Foust Law Office March 2019




Raising kids can be a challenging endeavor. When Heather and I married in 2013, she agreed to take on not only a husband but also two boys: Andrew, 12, and Chandler, 11. The boys are now 17 and 18 years old and face growing up in a world very different from the one Heather and I knew when we were teenagers. We are far from perfect parents, but we do our best. Our newsletter chronicles some of our successes and some of our less-than-stellar moments. We hope you can learn from some of our failures and find some entertainment in the moments we share.

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university system. Tuition at these schools can be one-fifth of what it is at private schools. Undergraduate tuition at Montana State University was $7,080 for the 2017–18 school year. At the same time, tuition at Gonzaga University (my alma matter) was a staggering $41,330. Although private schools regularly offer scholarships to defray these costs, it is difficult to imagine how their experience is five times better than what it could be at the University of Montana or Montana State University. Although some states are enrolled in the Western Undergraduate Exchange Program, in-state schools are an incredibly good bargain when you consider the alternative. In determining whether going into debt for an undergraduate degree is worthwhile, I encourage you to read an article from the Washington Post that I recently came across. The article asks, “Is a college degree the new high school diploma?” Heather and I want our kids to do and be their very best. We just cannot see how crushing debt is a viable means to get there.

As we are about to send Andrew and Chandler off into the adult world, we feel a mixture of sadness, melancholy, and excitement. Some important decisions are about to be made on how and where these two young men will take their next steps in life. Balancing the learning experiences offered at private universities with financial practicality is more challenging now than when Heather and I were their age. Over the past 40 years, college tuition has increased at a rate that is nearly twice the rate of general inflation. A 2015 study showed that nearly seven in 10 graduating seniors can expect to incur student loan debt, with the average debt for Montanans being nearly $27,000. Despite these staggering figures, experts still agree that earning a college degree is one of the wisest investments a student can make. Still, balancing the desire to have a great college experience with how to pay this huge bill without sending your young adult into indentured servitude is not easy.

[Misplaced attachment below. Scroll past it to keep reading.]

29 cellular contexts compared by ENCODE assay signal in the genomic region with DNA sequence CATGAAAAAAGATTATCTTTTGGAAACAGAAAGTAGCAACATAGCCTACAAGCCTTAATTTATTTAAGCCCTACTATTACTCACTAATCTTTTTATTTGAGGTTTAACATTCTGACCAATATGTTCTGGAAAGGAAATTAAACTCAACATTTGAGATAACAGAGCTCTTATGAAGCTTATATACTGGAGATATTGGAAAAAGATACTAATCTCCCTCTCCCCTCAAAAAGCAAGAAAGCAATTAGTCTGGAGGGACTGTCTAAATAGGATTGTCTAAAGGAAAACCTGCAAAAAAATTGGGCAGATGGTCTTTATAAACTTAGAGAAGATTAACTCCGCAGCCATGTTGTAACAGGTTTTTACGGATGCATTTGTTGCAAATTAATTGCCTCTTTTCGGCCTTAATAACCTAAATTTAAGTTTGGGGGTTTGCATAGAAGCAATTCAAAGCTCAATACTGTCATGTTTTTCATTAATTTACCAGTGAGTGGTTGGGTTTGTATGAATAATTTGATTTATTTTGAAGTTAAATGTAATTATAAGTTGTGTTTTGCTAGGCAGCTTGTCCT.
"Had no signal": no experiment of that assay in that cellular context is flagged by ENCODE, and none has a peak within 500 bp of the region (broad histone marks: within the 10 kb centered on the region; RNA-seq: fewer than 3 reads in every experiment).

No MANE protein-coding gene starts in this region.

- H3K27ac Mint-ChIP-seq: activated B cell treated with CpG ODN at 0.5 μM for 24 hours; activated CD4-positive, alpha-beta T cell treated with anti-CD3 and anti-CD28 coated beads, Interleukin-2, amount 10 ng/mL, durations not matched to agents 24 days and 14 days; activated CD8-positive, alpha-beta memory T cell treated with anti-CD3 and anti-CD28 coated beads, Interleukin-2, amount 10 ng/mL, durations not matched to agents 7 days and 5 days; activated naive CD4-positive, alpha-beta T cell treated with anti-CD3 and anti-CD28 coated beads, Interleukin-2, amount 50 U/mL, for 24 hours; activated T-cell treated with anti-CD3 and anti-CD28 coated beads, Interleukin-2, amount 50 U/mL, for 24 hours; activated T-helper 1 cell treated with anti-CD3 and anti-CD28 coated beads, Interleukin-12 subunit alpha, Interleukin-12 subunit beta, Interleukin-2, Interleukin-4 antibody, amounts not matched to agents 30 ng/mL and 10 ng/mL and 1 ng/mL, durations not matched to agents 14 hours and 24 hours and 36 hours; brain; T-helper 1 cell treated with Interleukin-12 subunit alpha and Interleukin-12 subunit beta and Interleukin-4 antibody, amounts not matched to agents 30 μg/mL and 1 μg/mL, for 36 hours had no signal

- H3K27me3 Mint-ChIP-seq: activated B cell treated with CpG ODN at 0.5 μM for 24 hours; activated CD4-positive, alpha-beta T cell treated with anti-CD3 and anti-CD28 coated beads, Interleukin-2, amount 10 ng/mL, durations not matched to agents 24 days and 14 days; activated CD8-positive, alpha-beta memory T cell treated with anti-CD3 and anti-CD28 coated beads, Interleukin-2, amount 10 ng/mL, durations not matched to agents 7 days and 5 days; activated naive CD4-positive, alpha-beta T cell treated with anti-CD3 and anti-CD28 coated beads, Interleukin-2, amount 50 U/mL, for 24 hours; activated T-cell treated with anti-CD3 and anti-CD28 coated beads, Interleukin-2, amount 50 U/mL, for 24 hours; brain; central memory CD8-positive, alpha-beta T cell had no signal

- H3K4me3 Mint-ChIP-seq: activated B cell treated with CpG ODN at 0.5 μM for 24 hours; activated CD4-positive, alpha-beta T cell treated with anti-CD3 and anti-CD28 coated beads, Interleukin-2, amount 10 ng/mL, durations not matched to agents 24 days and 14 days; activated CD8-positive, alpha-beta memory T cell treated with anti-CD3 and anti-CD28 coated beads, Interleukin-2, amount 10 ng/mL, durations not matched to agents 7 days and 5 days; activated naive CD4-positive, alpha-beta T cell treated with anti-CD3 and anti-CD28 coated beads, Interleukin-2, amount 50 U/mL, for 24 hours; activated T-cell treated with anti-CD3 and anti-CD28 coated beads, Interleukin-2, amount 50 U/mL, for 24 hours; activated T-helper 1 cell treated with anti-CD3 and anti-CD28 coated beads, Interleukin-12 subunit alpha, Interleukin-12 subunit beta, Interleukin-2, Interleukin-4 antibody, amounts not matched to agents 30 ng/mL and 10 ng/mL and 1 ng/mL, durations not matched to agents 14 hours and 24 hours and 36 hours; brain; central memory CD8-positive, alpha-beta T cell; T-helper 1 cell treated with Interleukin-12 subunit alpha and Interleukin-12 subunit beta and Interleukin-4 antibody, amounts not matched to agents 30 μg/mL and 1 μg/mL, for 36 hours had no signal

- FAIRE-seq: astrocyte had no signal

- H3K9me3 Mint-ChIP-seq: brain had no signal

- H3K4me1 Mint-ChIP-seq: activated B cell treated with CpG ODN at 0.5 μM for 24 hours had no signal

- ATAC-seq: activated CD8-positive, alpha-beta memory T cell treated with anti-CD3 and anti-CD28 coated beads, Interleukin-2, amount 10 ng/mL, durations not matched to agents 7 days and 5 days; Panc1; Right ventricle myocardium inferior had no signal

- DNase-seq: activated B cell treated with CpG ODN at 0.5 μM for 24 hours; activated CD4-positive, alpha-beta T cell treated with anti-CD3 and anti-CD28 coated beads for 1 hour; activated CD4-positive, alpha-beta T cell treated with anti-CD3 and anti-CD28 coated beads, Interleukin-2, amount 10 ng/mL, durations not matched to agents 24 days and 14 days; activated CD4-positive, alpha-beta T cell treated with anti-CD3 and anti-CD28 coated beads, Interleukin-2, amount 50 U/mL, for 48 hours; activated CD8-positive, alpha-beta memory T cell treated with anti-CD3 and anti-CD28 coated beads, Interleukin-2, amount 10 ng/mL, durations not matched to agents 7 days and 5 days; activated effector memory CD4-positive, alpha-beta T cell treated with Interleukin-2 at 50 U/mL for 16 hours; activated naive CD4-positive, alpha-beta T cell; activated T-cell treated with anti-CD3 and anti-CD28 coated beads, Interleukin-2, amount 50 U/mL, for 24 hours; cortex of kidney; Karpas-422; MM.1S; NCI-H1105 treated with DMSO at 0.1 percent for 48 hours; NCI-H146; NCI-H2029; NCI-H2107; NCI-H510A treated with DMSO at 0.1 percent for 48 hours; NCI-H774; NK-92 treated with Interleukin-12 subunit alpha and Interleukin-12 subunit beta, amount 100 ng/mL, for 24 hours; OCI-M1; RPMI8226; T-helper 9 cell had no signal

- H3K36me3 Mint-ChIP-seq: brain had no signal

Some of these tips seem painfully obvious but were lost on me.

• Don’t take out more than your annual starting salary. Start researching majors and careers today. Learn about your repayment plan. Opt for federal loans over private loans. Search for as much free money as you can get. Learn about careers that offer loan forgiveness or assistance. Find a part-time job during college. Don’t spend student loan money on other expenses. The common theme in all the information I’ve found is that planning ahead for these expenses and understanding the consequences is the key to making good decisions. • • • • • • •

- Lucas Foust

In Montana, we are fortunate to have two excellent major universities and a very good

One article I have come across gives some very good practical tips. You can read it for

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